[media-credit name=”Kenny Haeffele” align=”alignright” width=”196″][/media-credit]While it is an actor’s job to take the audience to a new world, it is the job of the behind-the-scene teams to create that world and make it believable. One team that operates almost invisibly in the Weber State University Performing Arts Department is its costume crew.
From creating elaborate costumes to picking out jewelry and shoes to adding the finishing touches on makeup, the costume team works to make sure the actors are believable and ready before and during a performance.
“It’s the right artistic outlet for me,” said senior Shelby Page, a theater major with a costume design emphasis. “I was always an OK draftsman at drawing and painting, I was a so-so sculptor, never a dancer, never a singer, never an actor. I was one of the people lucky enough to find out what they are good at and what they have a talent for really early in life and start working towards it.”
Costume design is not just a class students can take, but a direction any theater majors can focus on for their degrees.
“I like the way our department is set up, and I think it’s great, actually,” said Costume Studio manager Jean-Louise England. “This is a really great educational setup. This year we’re deciding the shows for next year. Once we decide which shows those are, we will decide which students are capable and have the prerequisites for designing, and then we’ll pick which students design which shows. Depending on how many students we have, sometimes we’ll bring in a guest designer. It depends. Right now we have so many costume students, so they each get to do a show.”
In order to graduate with a costume design degree, each student heads the costume project for an individual show. Page is heading the “Lucky Stiff” costume project. She has designed and constructed many of the pieces for the show.
“I’ve been here since 2009, so pretty much everything that we’ve done in that time I’ve worked on,” Page said. “This is my first main stage show designing. I designed a one-act a couple of years ago and a couple of dances here. Otherwise, I’ve done set painting and construction, a lot of costume construction and props construction.”
Page said she has loved clothes for as long as she can remember. Before enrolling at WSU, Page had two costume internships, one with the Utah Opera and the other with McGrew Costume Studio. Page said she plans to further her study of costume design after WSU.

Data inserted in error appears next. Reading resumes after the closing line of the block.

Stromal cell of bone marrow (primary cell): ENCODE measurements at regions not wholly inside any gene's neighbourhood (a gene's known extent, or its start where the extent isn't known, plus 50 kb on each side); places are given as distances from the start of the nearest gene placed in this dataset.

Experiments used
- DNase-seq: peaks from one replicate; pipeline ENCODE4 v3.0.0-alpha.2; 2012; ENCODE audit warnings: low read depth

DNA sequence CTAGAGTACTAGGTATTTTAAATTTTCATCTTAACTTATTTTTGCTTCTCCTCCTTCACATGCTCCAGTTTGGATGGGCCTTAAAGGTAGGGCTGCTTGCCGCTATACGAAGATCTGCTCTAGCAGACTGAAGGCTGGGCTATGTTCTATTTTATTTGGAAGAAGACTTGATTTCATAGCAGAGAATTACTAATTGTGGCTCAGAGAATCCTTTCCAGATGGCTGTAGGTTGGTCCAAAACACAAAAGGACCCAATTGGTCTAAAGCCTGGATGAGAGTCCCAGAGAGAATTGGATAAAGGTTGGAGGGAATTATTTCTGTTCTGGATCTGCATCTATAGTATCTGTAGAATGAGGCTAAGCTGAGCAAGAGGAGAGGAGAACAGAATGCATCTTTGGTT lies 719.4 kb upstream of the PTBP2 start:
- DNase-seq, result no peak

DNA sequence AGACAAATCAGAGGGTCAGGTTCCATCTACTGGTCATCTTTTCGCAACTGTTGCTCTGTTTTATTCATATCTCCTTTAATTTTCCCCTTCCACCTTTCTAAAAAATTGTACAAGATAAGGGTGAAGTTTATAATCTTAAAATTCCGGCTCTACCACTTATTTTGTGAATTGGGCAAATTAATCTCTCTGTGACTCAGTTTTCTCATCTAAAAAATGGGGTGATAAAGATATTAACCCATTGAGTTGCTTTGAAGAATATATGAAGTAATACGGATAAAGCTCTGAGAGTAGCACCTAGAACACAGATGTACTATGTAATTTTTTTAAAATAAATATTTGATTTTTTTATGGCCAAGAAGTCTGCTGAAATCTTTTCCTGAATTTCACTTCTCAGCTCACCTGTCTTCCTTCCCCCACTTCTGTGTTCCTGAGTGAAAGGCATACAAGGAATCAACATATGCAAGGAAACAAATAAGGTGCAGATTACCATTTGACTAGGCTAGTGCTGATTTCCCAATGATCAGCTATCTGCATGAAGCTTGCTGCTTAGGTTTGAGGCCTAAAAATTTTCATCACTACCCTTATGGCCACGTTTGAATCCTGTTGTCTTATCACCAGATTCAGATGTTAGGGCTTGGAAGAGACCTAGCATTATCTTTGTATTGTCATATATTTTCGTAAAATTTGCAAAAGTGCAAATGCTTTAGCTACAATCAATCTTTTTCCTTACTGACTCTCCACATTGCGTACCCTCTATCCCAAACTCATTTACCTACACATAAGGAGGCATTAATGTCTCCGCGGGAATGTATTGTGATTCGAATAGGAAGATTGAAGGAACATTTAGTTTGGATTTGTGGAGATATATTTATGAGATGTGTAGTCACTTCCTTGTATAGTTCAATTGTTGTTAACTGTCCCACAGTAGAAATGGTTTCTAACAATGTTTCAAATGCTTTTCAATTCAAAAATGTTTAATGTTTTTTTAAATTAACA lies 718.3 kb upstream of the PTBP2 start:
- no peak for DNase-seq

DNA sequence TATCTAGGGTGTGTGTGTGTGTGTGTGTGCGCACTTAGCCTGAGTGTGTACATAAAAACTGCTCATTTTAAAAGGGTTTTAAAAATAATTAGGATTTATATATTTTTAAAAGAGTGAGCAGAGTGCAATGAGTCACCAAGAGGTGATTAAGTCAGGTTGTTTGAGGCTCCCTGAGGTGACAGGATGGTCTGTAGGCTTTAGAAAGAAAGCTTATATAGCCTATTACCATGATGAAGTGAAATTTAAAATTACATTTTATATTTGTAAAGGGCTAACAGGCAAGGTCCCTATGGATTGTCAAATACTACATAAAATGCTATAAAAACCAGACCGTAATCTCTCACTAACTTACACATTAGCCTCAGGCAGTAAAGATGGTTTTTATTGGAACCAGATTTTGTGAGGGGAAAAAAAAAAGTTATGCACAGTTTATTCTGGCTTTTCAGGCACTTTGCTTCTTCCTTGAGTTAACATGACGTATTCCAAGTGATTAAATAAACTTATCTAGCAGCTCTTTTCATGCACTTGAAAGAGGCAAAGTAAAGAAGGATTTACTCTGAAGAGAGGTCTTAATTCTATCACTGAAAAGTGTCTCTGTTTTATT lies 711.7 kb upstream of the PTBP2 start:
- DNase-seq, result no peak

“I have my eye on one grad school, and if I don’t get in there, I plan on jumping into film and commercials and working my way up,” Page said. “Otherwise, I would like a master’s in costume design.”
Over the summer, students and faculty members of the costume department had the opportunity to go to Los Angeles to gain experience shopping in outlet fabric stores.
“I’ve done lots of research,” Page said. “Since (‘Lucky Stiff’ is) not period-specific, it’s been a little liberating and also a little terrifying that I have so much to work with, and it’s all about communicating the right message. We did research all through the summer, but we really started when we took our trip in August to LA. The costumers went to LA (for) fabric shopping; we bought some suits there. I’ve been just little by little putting things together while ‘Charm’ was opening and really getting things together.”
After “Lucky Stiff” has wrapped, its costumes, alongside the “Charm” costumes, will be entered into a competition.
“Most of the time we hang on to the costumes,” England said. “We participate in something called the American College Theater Festival, which we hosted last year. It was a lot of fun, and a lot of different schools in our region bring shows and come and participate. This year, both ‘Charm’ and ‘Lucky Stiff’ are entered into that, and in December they’ll pick if they want to invite one of the shows to the regional festival, which is in Los Angeles this year.”
After the festival, the pieces will join the thousands of costumes pieces in the Costume Studio warehouse.